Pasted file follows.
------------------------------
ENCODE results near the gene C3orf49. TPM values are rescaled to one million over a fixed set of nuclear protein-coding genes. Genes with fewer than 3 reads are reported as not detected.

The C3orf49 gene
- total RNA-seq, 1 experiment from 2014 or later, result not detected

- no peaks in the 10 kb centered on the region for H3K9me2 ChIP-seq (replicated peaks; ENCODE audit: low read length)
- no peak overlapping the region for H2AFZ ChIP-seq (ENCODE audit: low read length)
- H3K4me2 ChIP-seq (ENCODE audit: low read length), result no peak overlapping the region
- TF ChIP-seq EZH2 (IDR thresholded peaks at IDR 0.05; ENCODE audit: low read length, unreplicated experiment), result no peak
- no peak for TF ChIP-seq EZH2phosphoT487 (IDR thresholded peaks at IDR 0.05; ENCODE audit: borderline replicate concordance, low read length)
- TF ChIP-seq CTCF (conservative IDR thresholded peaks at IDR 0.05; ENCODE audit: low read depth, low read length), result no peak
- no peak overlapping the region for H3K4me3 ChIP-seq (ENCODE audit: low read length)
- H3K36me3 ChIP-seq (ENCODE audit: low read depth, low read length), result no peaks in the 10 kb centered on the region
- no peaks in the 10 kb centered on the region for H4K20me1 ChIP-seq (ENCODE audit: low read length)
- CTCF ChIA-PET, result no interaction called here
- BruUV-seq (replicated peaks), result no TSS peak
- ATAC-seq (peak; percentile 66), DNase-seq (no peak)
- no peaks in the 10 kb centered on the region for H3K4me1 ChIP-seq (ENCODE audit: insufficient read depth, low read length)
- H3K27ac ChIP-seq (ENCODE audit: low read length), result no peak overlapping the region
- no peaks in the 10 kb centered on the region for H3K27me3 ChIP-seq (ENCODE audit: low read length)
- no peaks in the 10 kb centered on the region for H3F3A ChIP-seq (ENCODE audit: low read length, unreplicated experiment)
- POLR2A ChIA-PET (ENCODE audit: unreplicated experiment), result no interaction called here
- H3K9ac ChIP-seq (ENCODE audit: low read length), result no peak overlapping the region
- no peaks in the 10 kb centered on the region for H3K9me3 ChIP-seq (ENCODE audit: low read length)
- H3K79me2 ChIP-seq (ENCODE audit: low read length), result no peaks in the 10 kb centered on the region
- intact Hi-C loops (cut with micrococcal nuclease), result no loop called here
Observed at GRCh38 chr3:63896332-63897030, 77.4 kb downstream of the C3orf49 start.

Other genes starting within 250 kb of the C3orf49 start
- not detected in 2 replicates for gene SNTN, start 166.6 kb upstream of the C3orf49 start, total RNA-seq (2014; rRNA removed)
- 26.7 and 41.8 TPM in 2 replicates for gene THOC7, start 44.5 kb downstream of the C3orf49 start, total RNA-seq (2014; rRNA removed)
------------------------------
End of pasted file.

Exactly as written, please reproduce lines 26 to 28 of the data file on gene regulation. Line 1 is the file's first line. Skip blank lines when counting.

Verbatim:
Other genes starting within 250 kb of the C3orf49 start
- not detected in 2 replicates for gene SNTN, start 166.6 kb upstream of the C3orf49 start, total RNA-seq (2014; rRNA removed)
- 26.7 and 41.8 TPM in 2 replicates for gene THOC7, start 44.5 kb downstream of the C3orf49 start, total RNA-seq (2014; rRNA removed)